Even there, Darcy couldn’t escape ailment. The day before he went, he scratched his cornea. During warmups for his first game, Darcy couldn’t open his eye but played after getting a contact lens from a trainer. A doctor sat him out the second game before he came back for a third with a contact.

Still, he said it was a good experience.

“The second overall pick last year (Gabriel Landeskog) talked to the group,” Darcy said. “All the kids were great kids, down to earth. We all got along. Everyone clicked on the ice pretty quickly because it was such a talented group.”

With the attention he has been getting, it’s difficult to ignore the hype and pressure of draft year, but Darcy tries to keep it in perspective.
“It’s going to be nerve wracking, but I’m trying to have fun with it,” Darcy said. “I can’t control anything. I never look at the rankings. The rankings don’t matter until after the draft happens.

“It’s pretty much everything I ever wanted since I was a little kid. I try not to think about anything. It’s nice to say you’re committed and getting looked at, but I never talk about it or let it get to me. It could all change. There are so many talented players out there. I could always fall off. Someone else could be working harder. I never try to get too high. On the ice, off the ice and away from the rink, I work at it 24 hours a day, how I eat, how I sleep.”

This means Darcy will continue to work on his all-around game.

“Coach Cole wanted me to work away from the puck a lot more and that’s going to create opportunities,” Darcy said. “I listened to him and it helps a lot. I realized how much harder I have to work away from the puck and then I started putting points up. It was really good for my game.”

Coming from a family where his father and three brothers are between 6-foot-2 and 6-5, Darcy still may have some growing left, which will only add to his evolution into a power forward.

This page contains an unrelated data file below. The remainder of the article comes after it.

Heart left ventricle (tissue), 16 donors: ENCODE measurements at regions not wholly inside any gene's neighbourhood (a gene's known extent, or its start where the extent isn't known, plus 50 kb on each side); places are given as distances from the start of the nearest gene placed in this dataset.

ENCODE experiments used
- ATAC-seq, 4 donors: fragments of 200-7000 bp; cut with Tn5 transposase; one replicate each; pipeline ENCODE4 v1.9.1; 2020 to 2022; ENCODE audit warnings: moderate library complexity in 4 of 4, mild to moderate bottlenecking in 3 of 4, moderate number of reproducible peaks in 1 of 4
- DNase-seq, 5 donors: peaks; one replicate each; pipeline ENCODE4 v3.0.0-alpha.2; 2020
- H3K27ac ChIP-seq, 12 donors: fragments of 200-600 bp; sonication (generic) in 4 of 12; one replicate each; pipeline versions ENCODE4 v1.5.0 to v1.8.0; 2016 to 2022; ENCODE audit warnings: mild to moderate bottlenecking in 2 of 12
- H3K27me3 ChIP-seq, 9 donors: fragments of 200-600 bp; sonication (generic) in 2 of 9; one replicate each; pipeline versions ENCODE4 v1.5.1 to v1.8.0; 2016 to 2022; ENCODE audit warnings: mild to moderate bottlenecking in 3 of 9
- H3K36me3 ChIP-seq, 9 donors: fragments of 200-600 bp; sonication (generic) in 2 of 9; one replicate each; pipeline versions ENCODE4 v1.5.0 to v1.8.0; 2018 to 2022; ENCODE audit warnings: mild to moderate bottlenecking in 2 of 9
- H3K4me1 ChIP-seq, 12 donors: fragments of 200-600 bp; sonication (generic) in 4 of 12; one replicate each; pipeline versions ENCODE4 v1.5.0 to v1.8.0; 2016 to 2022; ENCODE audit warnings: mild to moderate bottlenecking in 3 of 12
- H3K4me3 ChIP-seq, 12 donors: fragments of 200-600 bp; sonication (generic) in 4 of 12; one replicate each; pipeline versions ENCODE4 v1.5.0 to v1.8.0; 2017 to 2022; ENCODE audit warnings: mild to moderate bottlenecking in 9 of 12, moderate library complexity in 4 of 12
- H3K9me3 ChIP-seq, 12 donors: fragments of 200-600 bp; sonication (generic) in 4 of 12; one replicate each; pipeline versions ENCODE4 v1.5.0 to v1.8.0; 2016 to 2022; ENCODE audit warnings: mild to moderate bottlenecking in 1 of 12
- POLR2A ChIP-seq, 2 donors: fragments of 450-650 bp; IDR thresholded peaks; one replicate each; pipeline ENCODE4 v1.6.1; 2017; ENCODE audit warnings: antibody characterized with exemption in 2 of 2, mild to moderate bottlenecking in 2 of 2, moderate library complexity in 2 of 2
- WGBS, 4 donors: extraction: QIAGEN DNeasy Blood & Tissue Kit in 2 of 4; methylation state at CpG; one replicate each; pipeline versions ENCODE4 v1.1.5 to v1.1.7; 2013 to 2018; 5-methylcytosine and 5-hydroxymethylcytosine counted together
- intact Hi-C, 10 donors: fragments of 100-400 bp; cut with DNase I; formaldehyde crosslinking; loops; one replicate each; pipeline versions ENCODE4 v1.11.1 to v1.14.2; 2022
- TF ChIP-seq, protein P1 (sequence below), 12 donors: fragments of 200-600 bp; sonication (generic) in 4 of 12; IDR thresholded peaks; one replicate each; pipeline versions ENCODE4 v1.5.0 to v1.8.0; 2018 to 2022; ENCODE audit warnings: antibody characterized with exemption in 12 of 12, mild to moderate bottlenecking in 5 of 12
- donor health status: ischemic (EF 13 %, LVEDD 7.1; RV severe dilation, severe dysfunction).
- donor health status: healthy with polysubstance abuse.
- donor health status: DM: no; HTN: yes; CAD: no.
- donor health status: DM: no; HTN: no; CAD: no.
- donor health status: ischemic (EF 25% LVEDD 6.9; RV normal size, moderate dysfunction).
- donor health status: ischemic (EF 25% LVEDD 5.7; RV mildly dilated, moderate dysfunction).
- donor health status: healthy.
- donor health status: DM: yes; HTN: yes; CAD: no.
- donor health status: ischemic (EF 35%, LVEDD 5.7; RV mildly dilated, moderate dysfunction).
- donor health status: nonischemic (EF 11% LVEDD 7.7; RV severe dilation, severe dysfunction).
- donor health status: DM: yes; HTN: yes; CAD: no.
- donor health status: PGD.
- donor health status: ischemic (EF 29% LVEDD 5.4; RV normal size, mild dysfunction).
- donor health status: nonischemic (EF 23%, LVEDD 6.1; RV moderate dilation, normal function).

“He’s got a great chance to play hockey for a long time,” Cole said. “I’m really excited four years from now to see where these ‘94s go at pro camps. Keep focusing on today, work hard and it will come.”

Around juniors

Peter Ward (Waltham, Mass.) has been promoted to director of player personnel for the U.S. National Team Development Program. He had served as assistant director for the past three years.

Ward has served as the director of central scouting for the QMJHL and has coached with the South Shore Kings, New England Junior Huskies, Walpole Express and Thayer Academy. He is the owner and operator of the Beantown Bullies program and tournament teams. …

Chris Eiserman (Newburyport, Mass.) emerged from camp as one of the two goalies the Nanaimo Clippers will carry in their British Columbia Hockey League season. Clippers general manager Mike Vandekamp told the Nanaimo News Bulletin that he expected the pair to play as a tandem, rather than as a No. 1 and a backup. Eiserman, committed to UMass-Lowell for next year, played for the Tri-City Storm, the Valley Junior Warriors and Amarillo Bulls last season. …

Former Boston Bruins goalie John Grahame is the new goaltending coach for the Sioux City Musketeers. …

The Dallas Stars returned former Northeastern defenseman and their first-round pick in 2011, Jamie Oleksiak, to his junior team, the Saginaw Spirit (OHL). …

The Northern Cyclones are hosting an Atlantic Junior Hockey League and Metropolitan Junior Hockey League showcase Oct. 7-10 in Hudson, N.H. …

The New Hampshire Junior Monarchs host an EJHL showcase Oct. 21-23 in Hooksett, N.H.

This article originally appeared in the October 2011 issue of New England Hockey Journal. Bill Keefe can be reached at feedback@hockeyjournal.com.